I Went to the Oklahoma City Bombing Memorial for Memorial Day [Pictures, Video]
As I drove back from my weekend at Rocklahoma yesterday I made a planned stop in Oklahoma City. I stopped at the Oklahoma National Memorial, the site of the 1995 bombing.
I was only passing through and didn't have time to do the museum, although that is now on my list of places to see too. But I was able to spend a brief, but stirring, short time at the memorial. Here are some of the facts I learned. If you look at the accompanying pictures you can see what I'm talking about.
1. There are 2 "gates". The 9:01 gate on the east side, which is 1 minute before the bombing when the world was still peaceful. And the 9:03 gate on the west side which symbolizes the minute after the bombing when people quickly began the healing effort from this tragedy as they began a monumental rescue effort.
2. There is only 1 piece of the original Murrah building that still stands, in a corner by the 9:01 Gate.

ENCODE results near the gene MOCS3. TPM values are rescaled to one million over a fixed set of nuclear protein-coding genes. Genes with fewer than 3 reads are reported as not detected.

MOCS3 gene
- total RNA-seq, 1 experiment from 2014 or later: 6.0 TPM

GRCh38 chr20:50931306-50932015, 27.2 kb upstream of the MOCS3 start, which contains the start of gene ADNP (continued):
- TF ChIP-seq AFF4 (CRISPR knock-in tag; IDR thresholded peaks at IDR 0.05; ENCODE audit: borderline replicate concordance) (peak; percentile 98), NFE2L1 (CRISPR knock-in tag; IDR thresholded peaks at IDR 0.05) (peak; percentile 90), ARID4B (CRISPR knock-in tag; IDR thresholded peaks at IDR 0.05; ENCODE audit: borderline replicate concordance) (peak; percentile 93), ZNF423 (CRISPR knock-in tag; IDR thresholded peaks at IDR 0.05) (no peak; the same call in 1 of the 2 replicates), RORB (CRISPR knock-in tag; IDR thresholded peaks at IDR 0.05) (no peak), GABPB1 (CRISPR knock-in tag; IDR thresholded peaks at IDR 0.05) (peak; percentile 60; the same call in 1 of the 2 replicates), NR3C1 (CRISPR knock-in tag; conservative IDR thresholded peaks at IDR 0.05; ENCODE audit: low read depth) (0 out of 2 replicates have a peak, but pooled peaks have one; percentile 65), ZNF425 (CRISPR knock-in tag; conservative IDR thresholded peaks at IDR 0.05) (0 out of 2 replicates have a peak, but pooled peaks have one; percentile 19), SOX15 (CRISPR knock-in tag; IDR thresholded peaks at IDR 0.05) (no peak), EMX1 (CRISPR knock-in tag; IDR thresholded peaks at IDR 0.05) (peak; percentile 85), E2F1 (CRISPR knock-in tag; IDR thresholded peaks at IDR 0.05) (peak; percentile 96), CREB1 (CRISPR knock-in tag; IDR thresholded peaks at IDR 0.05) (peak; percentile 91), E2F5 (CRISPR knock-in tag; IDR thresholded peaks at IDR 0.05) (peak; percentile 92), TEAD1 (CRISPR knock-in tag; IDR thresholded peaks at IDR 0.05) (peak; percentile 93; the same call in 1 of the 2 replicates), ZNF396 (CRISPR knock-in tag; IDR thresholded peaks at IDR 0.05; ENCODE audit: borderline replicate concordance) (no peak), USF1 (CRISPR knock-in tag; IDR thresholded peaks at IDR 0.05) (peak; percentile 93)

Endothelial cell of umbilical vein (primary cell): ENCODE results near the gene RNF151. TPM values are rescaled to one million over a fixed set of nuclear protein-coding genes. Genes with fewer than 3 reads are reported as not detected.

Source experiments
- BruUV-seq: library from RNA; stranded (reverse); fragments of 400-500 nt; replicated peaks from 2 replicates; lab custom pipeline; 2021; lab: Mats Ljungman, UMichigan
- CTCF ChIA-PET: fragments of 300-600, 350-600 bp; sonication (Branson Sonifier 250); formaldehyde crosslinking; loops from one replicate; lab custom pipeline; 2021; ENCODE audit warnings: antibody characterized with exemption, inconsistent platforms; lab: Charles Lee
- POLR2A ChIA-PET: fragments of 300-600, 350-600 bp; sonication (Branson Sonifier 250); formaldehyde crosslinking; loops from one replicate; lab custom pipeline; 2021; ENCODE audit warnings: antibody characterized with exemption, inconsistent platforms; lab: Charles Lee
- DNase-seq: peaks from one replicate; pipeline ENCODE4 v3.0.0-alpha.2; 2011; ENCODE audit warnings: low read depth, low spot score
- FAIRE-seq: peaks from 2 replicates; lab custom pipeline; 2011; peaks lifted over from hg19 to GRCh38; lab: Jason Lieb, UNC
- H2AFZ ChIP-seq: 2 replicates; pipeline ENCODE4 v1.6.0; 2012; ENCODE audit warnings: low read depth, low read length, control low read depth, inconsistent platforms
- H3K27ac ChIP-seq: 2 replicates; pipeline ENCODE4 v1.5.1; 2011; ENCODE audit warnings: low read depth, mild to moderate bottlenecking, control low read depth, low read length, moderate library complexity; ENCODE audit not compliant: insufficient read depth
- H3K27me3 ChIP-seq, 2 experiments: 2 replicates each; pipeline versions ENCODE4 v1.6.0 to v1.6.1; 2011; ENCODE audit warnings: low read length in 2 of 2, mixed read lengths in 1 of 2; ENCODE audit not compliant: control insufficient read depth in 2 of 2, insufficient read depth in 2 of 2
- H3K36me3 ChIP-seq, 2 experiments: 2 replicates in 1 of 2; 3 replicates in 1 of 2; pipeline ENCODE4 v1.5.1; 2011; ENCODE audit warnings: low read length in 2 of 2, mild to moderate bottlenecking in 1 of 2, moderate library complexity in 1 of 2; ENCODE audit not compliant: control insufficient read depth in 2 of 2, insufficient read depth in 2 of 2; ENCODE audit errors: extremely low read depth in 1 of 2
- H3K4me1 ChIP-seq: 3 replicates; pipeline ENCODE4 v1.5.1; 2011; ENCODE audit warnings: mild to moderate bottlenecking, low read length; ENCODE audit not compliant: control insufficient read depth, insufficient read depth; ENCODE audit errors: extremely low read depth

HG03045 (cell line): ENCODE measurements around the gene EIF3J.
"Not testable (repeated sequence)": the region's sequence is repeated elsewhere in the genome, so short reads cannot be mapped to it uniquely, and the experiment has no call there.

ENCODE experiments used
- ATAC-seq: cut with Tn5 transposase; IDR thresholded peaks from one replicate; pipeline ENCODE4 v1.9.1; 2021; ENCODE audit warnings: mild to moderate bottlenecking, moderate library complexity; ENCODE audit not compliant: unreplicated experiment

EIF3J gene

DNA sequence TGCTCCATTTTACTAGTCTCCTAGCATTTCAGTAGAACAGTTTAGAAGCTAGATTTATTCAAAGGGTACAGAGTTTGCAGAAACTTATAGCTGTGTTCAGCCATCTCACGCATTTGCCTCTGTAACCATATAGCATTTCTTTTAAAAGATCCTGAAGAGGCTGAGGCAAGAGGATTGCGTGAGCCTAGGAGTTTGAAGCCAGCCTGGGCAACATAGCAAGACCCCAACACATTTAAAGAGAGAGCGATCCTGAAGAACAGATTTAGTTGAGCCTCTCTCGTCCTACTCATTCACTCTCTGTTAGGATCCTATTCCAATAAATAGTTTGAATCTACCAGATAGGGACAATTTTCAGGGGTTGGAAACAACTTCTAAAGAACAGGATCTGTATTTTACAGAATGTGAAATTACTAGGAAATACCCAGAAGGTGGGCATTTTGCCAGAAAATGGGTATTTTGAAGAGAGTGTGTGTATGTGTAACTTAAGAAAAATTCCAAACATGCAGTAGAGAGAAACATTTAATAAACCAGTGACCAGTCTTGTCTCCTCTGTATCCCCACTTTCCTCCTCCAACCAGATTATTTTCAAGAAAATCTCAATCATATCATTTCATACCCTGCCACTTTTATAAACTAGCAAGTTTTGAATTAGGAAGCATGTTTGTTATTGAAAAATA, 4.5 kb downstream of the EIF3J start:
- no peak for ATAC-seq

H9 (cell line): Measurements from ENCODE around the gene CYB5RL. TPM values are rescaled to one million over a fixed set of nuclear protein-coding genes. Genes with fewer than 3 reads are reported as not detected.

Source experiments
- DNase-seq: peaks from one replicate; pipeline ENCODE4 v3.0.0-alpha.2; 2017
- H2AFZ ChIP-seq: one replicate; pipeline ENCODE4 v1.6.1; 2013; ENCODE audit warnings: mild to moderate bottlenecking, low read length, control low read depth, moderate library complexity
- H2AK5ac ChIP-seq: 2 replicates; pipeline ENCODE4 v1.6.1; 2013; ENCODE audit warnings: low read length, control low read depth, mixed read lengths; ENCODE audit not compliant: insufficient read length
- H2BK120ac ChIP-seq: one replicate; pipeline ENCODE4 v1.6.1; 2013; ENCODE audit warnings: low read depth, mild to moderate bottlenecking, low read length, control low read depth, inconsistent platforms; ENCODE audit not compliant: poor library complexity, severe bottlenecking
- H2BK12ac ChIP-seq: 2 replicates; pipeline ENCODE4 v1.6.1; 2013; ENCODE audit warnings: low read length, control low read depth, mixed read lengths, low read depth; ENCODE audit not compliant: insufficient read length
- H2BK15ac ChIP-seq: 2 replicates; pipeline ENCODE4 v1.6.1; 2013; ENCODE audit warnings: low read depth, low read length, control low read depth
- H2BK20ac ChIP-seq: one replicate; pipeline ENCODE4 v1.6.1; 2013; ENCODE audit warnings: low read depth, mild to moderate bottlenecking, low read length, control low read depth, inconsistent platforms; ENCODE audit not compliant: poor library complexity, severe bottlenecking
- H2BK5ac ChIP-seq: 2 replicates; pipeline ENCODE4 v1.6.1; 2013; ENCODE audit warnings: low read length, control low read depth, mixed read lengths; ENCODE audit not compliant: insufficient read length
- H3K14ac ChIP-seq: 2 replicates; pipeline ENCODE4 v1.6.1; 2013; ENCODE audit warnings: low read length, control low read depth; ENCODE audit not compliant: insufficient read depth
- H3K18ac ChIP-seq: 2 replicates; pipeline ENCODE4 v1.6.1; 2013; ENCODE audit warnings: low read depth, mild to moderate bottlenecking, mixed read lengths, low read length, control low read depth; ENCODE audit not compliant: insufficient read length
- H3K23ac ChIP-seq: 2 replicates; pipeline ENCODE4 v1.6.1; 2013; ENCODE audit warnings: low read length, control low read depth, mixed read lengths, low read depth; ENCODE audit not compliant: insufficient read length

3. The grassy area with the chairs is the footprint of the building as it stood until April 19th, 1995.
4. There are 9 rows of chairs resembling the 9 floors of the building. 168 chairs in total mark the ground in those 9 rows. Some chairs are large for adults, and others are small for the children who died.
5. The chairs are placed in the areas of the building that fell from the original blast zone. There are areas of grass where parts of the building remained standing, until the demolition.
6. Across the reflecting pool is the "Survivor Tree". The large Oak tree is over 100 years old, and was originally in an early inhabitant of Oklahoma City's backyard. The tree sustained major damage from the blast including massive fire damage and even glass embedded into the trunk and branches. The tree was able to be saved, and lives on today.
7. the reflecting pool was originally a street that ran through the area, and the street that the truck was parked on when it was left shortly before the explosion.
8. The buildings across the street were completely destroyed by the blast, and the area is also part of the memorial site today. Past that area of the park sits the museum. The wall of the museum facing the memorial site was also heavily damaged by the blast and has multiple scars that are clearly visible to this day.
And here's a brief video I took to get the entire reflecting pool and museum into one shot.